There are two sources for this article–Inside Indiana Business and nwi.com. Both articles deal with what has happened in Indiana since 2005, when Governor Mitch Daniels took office. When Governor Daniels took office, the state had a deficit of $600 million. Today, Indiana has a $1.3 billion budget surplus.
As interesting as the surplus is, it is also interesting to see how it will be used. Part of it will be refunded to the taxpayers and part of it will be used to pay for full-day kindergarten in the 2012-13 school year.
The article at nwi.com reports:
Based on the current budget surplus, Daniels said Hoosiers filing their income taxes in 2013 will be able to deduct about $70 from the taxes owed. That’s $140 off for a joint return. Individuals who owe no taxes still will receive the refund.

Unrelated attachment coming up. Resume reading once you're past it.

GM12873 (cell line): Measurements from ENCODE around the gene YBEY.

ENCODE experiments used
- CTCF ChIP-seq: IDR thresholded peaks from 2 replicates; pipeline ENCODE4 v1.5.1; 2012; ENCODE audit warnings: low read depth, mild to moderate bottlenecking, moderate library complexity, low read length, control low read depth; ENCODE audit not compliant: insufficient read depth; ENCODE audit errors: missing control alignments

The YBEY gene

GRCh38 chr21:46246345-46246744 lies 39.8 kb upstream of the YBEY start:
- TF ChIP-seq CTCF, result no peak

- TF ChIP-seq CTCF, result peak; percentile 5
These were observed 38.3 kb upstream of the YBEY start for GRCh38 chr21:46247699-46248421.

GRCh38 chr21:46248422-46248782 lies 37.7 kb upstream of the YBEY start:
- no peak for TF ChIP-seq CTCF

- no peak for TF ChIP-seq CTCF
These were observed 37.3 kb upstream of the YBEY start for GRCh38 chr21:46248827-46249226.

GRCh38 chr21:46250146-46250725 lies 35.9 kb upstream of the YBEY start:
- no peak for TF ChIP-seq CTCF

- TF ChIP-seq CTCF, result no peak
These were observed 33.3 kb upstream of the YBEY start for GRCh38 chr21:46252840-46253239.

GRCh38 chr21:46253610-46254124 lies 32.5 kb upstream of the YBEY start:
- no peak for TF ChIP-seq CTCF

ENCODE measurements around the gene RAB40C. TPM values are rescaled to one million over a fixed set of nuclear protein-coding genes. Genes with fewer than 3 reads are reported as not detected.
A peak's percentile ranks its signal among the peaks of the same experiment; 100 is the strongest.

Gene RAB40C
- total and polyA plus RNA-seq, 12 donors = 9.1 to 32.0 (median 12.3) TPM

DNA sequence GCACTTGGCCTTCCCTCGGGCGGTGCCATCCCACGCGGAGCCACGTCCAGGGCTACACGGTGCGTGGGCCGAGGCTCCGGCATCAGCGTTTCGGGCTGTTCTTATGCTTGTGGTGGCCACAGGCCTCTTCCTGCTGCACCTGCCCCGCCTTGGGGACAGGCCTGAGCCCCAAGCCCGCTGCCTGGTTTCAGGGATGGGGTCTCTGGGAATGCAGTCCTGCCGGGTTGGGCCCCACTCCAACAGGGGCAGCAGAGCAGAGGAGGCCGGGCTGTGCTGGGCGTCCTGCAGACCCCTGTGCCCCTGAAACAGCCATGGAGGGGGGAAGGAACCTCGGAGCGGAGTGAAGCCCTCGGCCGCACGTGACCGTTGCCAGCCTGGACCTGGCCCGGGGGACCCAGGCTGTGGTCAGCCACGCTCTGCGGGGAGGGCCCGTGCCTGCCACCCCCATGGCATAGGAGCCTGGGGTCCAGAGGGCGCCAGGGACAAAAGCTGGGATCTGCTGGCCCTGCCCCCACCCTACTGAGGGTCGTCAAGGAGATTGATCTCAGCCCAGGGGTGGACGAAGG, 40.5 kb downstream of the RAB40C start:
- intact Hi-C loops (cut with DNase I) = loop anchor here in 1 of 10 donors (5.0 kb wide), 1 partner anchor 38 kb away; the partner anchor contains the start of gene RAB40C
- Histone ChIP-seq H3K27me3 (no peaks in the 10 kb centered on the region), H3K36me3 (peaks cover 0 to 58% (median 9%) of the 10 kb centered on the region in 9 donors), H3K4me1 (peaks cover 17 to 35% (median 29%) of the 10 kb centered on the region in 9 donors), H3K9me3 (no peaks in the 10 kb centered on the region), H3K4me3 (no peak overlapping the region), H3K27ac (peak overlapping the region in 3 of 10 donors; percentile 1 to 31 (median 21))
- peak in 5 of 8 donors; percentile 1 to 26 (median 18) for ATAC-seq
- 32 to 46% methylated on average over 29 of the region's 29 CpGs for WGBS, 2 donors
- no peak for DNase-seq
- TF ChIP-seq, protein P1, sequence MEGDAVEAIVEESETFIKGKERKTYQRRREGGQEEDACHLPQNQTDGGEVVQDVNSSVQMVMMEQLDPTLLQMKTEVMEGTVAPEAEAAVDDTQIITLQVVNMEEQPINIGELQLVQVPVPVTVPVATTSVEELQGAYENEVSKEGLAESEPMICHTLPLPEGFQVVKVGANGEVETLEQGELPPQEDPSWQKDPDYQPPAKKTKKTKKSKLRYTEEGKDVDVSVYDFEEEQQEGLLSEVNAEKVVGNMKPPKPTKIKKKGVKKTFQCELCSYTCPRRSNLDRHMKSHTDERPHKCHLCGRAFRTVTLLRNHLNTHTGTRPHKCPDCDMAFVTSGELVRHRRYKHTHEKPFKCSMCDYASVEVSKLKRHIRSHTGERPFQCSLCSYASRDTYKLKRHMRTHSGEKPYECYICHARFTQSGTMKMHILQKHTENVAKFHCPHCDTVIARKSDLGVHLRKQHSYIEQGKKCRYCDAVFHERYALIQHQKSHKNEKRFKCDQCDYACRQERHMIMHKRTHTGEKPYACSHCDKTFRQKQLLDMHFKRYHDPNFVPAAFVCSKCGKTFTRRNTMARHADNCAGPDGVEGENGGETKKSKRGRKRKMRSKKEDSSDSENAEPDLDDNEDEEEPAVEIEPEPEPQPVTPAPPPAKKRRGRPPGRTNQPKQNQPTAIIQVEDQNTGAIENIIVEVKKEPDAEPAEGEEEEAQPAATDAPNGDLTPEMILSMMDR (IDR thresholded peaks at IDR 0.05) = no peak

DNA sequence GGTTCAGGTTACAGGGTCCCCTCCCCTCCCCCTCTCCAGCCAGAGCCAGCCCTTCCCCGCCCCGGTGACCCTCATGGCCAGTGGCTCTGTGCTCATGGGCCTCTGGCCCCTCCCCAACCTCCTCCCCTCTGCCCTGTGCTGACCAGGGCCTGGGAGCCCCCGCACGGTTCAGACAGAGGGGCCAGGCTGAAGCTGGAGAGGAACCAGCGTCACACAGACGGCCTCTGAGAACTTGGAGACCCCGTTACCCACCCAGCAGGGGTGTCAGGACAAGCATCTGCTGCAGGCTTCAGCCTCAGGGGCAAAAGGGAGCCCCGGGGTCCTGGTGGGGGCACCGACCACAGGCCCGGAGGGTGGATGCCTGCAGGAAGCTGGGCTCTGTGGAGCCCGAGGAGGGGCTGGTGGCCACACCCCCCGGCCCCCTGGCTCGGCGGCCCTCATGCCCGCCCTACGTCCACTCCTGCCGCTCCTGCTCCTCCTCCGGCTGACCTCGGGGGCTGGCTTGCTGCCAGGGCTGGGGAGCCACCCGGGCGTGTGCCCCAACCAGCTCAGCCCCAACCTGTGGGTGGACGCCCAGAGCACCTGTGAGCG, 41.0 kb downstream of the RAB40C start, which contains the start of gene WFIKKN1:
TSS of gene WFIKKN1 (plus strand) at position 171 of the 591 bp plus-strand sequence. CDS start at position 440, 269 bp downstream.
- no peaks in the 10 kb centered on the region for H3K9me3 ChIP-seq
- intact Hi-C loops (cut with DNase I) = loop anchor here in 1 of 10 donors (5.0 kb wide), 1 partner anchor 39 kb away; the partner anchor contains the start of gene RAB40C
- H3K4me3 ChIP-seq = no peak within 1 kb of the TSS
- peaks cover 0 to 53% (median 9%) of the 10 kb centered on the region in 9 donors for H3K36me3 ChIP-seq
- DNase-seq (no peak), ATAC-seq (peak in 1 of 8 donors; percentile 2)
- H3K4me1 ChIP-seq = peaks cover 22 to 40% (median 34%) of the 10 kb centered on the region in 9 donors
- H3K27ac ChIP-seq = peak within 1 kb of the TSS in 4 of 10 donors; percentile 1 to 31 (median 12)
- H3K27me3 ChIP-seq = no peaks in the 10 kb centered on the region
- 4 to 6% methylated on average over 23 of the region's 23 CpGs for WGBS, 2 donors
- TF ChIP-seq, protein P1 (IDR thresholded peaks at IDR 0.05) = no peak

“At some point when budgets are balanced and reserves are full, the state should stop collecting money and leave it with the people who earned it,” Daniels said.
The article at Inside Indiana Business reports:
Compared to residents in other states, Hoosiers are enjoying relatively strong private-sector job growth, lower property taxes, an improved AAA credit rating and the fewest number of state employees per capita anywhere in the country. These developments are part of what has made Daniels popular among Indiana voters.
If the states are laboratories for the federal government, we need to take a very close look to see if what Mitch Daniels has done in Indiana can be applied to the federal government.